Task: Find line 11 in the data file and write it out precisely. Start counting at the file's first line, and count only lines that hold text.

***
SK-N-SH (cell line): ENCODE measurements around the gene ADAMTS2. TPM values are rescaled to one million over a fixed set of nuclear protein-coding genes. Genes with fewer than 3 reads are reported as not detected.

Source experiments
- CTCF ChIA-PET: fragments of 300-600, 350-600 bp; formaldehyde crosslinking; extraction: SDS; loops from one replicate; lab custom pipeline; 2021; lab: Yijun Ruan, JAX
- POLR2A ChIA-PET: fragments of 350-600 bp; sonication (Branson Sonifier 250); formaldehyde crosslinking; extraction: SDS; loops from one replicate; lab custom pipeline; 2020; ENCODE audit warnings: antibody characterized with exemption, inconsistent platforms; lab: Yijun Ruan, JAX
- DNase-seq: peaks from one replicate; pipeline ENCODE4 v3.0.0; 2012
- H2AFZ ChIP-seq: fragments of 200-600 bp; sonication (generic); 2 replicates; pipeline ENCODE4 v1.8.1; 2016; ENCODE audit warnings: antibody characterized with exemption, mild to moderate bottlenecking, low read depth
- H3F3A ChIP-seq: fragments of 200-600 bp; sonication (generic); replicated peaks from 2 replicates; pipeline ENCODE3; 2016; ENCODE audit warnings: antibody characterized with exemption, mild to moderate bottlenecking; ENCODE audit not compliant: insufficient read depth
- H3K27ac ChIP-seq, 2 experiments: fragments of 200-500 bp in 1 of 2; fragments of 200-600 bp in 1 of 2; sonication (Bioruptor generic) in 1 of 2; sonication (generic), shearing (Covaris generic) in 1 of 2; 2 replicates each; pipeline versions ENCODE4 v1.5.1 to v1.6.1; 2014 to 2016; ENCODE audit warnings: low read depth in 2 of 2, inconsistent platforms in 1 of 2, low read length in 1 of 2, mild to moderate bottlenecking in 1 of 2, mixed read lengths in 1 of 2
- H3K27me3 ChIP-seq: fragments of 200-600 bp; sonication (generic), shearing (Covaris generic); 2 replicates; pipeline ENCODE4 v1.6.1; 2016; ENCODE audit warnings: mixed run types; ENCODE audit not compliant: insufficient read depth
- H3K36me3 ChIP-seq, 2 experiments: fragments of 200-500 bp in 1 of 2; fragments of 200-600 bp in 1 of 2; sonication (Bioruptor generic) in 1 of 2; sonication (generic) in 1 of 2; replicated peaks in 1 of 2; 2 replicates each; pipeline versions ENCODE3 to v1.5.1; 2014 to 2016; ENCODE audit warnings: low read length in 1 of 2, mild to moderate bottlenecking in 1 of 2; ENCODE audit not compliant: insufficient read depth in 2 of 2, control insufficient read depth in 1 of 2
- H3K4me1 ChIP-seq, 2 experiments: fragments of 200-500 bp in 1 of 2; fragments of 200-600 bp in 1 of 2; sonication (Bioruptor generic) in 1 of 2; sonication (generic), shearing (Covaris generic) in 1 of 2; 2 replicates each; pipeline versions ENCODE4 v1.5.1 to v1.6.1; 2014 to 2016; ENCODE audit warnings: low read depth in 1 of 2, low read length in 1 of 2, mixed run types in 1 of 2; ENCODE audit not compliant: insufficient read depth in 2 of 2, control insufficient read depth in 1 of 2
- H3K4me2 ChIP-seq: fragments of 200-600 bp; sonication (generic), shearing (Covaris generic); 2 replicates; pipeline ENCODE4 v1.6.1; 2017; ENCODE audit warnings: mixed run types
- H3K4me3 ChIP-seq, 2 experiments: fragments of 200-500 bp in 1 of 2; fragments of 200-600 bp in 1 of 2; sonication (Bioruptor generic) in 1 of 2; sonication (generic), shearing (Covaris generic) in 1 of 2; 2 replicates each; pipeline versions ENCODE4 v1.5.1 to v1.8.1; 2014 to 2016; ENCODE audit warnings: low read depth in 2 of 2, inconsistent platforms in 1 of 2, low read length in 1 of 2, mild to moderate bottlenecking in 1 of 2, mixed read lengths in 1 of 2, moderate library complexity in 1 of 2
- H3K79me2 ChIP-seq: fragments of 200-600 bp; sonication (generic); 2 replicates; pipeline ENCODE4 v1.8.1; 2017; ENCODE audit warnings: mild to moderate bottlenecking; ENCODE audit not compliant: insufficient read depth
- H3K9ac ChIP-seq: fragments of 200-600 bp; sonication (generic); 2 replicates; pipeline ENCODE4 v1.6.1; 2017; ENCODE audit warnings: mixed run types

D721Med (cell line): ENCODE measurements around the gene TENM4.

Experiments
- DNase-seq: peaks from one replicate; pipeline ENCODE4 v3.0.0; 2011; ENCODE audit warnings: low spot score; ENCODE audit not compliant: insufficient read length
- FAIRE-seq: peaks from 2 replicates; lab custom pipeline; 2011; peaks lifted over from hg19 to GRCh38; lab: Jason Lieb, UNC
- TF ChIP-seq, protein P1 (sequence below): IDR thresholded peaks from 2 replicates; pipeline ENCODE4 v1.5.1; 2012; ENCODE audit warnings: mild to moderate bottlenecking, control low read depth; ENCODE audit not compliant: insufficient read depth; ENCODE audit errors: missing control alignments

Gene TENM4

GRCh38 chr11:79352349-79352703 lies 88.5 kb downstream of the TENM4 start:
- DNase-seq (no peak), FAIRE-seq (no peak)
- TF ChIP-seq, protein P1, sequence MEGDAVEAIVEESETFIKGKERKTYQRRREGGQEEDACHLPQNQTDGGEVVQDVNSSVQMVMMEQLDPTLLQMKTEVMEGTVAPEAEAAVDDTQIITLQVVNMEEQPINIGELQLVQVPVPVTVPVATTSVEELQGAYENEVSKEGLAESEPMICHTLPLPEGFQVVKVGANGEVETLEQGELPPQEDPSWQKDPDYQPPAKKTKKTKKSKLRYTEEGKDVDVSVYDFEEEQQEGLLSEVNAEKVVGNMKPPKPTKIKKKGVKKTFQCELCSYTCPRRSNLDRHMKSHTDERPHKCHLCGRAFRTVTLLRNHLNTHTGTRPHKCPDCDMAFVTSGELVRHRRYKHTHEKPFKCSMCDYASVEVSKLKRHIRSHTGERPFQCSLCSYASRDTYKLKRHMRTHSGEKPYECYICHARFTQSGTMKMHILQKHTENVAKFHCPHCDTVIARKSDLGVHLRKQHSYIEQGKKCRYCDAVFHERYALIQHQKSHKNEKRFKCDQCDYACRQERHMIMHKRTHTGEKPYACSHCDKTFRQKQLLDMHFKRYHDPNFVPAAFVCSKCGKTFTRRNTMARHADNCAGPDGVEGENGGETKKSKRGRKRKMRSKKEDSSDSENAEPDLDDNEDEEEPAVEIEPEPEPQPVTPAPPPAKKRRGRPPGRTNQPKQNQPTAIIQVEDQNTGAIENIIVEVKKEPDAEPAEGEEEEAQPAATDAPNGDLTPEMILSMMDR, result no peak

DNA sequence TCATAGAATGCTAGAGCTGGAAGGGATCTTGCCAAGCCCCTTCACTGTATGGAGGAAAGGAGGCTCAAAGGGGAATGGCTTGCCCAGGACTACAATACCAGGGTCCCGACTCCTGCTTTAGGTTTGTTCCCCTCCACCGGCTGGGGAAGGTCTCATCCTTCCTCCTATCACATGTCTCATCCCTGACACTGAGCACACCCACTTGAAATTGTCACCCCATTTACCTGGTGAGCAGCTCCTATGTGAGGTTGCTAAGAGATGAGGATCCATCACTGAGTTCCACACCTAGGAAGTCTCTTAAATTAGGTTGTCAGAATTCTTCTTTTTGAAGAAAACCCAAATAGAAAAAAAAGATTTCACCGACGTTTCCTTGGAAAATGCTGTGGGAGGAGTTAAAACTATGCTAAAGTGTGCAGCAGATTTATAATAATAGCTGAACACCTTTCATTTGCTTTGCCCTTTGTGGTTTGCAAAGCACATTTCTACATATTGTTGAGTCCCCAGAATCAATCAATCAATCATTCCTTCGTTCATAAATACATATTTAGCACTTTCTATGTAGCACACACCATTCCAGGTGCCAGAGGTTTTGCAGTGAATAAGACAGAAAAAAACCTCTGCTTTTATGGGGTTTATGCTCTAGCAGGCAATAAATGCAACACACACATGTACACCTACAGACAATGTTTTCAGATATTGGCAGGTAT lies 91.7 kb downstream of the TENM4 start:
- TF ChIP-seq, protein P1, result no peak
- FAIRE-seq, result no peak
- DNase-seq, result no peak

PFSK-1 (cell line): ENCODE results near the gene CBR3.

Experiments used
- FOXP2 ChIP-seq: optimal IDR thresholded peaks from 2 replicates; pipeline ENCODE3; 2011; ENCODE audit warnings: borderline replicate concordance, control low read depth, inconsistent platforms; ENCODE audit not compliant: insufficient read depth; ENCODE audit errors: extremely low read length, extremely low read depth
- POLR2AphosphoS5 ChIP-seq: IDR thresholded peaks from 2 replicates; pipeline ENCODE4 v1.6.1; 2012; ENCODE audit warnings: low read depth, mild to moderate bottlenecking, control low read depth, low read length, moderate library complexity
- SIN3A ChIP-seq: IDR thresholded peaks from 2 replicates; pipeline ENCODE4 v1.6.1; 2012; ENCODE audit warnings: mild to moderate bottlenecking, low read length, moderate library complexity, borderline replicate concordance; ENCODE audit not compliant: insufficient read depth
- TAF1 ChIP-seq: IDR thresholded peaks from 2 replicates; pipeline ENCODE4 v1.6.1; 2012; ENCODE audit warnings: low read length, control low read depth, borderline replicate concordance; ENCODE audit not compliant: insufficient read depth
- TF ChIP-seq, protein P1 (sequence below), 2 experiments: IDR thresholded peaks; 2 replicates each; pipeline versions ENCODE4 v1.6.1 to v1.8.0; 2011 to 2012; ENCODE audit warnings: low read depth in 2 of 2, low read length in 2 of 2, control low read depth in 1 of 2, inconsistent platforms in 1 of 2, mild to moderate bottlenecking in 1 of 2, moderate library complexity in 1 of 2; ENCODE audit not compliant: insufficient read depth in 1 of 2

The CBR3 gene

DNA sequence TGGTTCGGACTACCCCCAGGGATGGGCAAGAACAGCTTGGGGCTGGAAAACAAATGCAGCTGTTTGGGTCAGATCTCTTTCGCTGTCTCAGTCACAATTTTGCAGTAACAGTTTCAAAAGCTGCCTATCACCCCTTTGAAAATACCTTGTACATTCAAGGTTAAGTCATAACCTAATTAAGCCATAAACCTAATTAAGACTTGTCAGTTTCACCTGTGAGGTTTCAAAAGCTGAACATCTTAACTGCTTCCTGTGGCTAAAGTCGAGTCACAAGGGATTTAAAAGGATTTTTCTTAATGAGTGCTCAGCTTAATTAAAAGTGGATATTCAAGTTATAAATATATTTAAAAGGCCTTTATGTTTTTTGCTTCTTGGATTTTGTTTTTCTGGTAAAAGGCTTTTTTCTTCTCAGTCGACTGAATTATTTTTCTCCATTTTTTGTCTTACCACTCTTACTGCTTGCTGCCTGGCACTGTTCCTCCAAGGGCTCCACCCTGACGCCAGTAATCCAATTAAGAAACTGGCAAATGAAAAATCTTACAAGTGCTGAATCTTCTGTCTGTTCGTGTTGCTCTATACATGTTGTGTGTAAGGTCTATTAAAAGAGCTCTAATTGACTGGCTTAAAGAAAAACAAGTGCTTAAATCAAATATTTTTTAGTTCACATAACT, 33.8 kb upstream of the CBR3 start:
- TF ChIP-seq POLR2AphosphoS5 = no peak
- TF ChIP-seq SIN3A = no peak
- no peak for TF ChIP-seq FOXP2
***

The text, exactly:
- H3K4me1 ChIP-seq, 2 experiments: fragments of 200-500 bp in 1 of 2; fragments of 200-600 bp in 1 of 2; sonication (Bioruptor generic) in 1 of 2; sonication (generic), shearing (Covaris generic) in 1 of 2; 2 replicates each; pipeline versions ENCODE4 v1.5.1 to v1.6.1; 2014 to 2016; ENCODE audit warnings: low read depth in 1 of 2, low read length in 1 of 2, mixed run types in 1 of 2; ENCODE audit not compliant: insufficient read depth in 2 of 2, control insufficient read depth in 1 of 2